Information and analysis on TCU players involves contributions from college basketball freelance writer and researcher Nathan Giese
There are three main stories to consider as Vanderbilt prepares to face TCU in the Big 12-SEC Challenge. They all contain seeds of hope for VU -- a little bit in the present but much more so in the future.
Let's start small: This season probably won't realize the Commodores' fullest aspirations or hopes, but it can still be better. The instructive point to realize in connection with this specific game is that a year ago, when Vanderbilt was sagging and flagging, the turning point which catapulted VU into a strong month of February and then the NCAA Tournament was the Big 12-SEC Challenge game. Stepping outside the SEC and being able to play a quality opponent seemed to refresh the Dores, who had struggled at home but then knocked off Iowa State (a 5 seed in the NCAA Tournament). That revved up the team's engines and gave the players renewed faith in Bryce Drew's coaching. Vanderbilt became a better home team after that point, with its high-end victories -- especially over South Carolina and Florida -- making the difference between an NCAA bid and an NIT slot.
One year later, Vanderbilt gets a chance to refresh itself -- and its season.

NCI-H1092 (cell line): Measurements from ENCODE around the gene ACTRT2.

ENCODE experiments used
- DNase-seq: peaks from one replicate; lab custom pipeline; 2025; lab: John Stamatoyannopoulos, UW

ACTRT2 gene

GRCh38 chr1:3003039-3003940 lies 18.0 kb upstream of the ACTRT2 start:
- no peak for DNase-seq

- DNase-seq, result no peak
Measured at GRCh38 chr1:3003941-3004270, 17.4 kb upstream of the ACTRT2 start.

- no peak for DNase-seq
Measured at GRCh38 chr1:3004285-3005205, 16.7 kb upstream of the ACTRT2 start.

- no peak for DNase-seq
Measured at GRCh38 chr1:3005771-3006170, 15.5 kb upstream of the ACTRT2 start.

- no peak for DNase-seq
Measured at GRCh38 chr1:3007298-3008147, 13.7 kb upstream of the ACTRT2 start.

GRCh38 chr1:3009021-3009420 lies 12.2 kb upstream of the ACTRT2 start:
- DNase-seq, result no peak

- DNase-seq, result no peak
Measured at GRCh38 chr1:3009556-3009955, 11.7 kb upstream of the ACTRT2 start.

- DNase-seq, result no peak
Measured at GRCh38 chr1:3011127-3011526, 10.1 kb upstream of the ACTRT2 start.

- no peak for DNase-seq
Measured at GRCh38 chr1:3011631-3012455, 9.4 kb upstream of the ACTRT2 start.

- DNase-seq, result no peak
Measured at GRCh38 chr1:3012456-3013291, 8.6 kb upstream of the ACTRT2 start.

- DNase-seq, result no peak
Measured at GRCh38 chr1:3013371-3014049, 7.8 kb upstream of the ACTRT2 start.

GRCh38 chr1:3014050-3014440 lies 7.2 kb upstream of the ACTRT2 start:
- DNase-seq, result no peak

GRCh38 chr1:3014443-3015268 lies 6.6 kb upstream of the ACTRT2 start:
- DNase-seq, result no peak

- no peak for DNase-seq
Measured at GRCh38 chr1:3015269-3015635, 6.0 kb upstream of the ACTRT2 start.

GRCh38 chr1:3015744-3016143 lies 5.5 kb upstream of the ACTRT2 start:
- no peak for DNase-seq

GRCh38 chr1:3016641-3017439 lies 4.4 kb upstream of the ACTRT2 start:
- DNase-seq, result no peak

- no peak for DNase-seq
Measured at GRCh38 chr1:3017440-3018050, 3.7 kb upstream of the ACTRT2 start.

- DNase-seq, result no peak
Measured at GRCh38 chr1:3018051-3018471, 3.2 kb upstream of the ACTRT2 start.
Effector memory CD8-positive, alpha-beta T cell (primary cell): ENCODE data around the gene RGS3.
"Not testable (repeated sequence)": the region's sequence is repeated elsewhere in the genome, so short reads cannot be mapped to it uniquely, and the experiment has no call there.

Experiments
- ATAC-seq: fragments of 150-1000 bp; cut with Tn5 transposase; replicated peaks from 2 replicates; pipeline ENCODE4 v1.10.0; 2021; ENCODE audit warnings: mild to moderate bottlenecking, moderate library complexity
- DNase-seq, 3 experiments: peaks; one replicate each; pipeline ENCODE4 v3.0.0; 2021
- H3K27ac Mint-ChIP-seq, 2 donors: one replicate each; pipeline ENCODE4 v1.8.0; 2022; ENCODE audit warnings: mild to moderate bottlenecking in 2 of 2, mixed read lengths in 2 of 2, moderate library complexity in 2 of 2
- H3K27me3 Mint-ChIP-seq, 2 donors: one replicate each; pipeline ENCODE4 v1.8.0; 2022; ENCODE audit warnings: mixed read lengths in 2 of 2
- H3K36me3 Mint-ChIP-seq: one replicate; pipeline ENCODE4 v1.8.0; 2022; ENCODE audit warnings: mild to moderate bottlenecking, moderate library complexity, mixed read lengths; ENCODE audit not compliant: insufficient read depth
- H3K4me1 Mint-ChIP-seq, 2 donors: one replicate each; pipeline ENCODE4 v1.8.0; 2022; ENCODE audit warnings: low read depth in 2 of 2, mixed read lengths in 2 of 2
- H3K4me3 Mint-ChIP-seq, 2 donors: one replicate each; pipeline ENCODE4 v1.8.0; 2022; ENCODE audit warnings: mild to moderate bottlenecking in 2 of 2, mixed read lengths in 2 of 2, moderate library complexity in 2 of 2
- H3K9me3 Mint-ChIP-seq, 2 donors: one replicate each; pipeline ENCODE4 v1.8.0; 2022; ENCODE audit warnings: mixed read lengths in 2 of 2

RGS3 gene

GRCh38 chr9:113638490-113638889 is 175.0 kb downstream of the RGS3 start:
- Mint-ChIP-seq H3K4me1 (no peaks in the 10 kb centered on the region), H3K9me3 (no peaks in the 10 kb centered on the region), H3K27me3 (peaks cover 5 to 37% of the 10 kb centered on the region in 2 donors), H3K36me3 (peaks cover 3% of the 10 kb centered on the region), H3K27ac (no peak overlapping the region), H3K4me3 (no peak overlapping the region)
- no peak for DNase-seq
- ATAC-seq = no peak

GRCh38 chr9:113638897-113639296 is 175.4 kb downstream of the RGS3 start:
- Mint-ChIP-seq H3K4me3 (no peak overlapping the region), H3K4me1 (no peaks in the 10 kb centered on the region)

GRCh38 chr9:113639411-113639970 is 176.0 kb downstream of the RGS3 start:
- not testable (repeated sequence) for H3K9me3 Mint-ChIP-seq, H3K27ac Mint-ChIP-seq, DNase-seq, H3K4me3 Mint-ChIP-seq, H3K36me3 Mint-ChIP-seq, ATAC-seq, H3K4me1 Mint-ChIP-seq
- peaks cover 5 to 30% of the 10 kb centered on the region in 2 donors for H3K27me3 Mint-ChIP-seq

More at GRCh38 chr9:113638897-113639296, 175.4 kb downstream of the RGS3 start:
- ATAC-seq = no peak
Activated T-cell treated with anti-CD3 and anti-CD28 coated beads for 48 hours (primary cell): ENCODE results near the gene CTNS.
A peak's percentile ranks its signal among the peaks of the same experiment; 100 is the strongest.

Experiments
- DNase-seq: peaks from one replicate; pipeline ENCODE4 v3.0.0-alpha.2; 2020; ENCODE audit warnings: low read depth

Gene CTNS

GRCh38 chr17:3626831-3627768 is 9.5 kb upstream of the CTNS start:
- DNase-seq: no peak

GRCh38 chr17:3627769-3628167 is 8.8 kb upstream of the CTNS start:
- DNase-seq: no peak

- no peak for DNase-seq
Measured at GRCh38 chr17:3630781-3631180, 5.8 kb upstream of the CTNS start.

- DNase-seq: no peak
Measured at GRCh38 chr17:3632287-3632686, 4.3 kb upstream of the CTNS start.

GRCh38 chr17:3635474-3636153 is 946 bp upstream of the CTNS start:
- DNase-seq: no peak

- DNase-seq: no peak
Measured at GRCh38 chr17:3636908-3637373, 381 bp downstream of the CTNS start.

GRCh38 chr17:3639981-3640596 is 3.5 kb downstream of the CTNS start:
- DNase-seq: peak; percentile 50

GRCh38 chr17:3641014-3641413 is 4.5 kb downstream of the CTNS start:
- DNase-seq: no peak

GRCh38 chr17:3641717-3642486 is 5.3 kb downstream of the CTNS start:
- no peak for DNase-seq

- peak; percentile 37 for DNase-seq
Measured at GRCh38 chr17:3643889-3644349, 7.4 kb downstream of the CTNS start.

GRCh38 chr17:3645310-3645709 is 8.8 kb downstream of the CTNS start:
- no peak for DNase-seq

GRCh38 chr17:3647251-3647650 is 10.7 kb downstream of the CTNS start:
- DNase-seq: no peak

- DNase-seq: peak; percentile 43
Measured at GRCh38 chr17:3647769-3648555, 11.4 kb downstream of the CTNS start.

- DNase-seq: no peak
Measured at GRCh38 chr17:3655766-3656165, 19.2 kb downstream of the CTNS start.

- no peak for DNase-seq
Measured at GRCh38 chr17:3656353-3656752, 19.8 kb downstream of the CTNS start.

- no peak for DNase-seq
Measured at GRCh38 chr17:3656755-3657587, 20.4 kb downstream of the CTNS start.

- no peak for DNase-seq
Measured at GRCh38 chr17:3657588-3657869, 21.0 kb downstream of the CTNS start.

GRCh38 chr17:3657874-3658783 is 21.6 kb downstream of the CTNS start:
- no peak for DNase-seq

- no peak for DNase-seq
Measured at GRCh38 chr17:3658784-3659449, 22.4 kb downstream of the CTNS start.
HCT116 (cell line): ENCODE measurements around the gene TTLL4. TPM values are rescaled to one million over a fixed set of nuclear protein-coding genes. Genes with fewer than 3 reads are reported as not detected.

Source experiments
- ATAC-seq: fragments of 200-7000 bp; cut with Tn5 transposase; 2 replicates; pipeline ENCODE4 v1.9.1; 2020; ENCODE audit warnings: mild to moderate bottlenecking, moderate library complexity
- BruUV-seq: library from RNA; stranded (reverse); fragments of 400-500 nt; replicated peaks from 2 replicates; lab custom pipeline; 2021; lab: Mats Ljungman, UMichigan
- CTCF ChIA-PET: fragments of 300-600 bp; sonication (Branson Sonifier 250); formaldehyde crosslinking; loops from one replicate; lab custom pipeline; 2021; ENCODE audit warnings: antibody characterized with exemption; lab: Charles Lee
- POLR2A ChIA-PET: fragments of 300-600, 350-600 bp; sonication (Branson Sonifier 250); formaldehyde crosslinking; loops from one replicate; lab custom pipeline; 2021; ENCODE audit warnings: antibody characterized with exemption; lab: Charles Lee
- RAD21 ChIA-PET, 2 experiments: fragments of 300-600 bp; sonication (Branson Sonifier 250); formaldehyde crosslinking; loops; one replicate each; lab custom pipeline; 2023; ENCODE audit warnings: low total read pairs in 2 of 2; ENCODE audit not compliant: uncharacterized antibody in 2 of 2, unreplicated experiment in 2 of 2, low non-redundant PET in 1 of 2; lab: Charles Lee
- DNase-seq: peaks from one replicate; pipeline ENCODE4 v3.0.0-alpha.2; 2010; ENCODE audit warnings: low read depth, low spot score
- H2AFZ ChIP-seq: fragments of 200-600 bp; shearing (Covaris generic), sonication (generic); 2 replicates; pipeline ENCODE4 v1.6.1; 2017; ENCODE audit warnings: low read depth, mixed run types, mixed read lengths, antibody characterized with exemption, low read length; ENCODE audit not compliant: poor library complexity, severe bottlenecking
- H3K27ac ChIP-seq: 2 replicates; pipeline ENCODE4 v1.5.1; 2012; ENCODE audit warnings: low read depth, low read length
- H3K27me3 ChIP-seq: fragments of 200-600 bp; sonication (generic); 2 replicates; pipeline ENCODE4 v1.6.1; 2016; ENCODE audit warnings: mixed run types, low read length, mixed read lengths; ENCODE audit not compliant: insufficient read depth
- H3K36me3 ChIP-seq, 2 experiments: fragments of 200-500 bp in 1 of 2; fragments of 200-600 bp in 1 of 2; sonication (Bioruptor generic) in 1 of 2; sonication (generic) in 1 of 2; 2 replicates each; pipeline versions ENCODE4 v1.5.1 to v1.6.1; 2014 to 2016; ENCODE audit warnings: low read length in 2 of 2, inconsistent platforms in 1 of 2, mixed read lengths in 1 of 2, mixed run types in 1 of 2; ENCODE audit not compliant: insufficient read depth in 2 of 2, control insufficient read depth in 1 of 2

Story No. 2: TCU is itself a sign of hope for Vanderbilt.
The Horned Frogs -- like VU -- have never made the Final Four. They play in a deep league (tougher than the SEC, yes, but not deeper). They play in the shadow of state universities with far more resources in Texas, much as Vanderbilt lives in the University of Tennessee's shadow. Yet, Jamie Dixon has come in and -- in little more than one season -- dramatically changed the culture, expectations and quality attached to the program. Given the way Bryce Drew is recruiting in his own right, this stepback season after last year's NCAA bid feels more like an interruption or growing pain than an indicator of what is to come. TCU and Dixon offer powerful affirmation of how improvements can occur relatively quickly with the right man in charge on the bench. TCU is an emblem of opportunity and change for Vanderbilt.
Story No. 3: Jamie Dixon is a man who indirectly might have enabled Vanderbilt to reach the next level.
Personal note: I live in Seattle. The folks up here in this part of the country are forever grateful that Steve Sarkisian left the University of Washington to coach at USC. Why? Chris Petersen was able to come to U-Dub and make the Huskies a powerhouse.
It could be similar with Dixon, whose decision to leave Pittsburgh after more than a decade in the Steel City gave Kevin Stallings the idea that it was time for a fresh start as well. The domino effect initiated by Dixon enabled VU to get a younger coach and -- by all appearances -- a superior recruiter relative to Stallings. Abundant optimism will greet the 2018-2019 Vanderbilt basketball season as long as returning players don't get injured between now and next November. If Drew is able to coach as well as he can recruit, Vanderbilt fans will be thanking Jamie Dixon for a very, very long time. That lends an element of good feeling to this game on Saturday, even though the 2017-2018 has been anything but a feel-good journey for VU.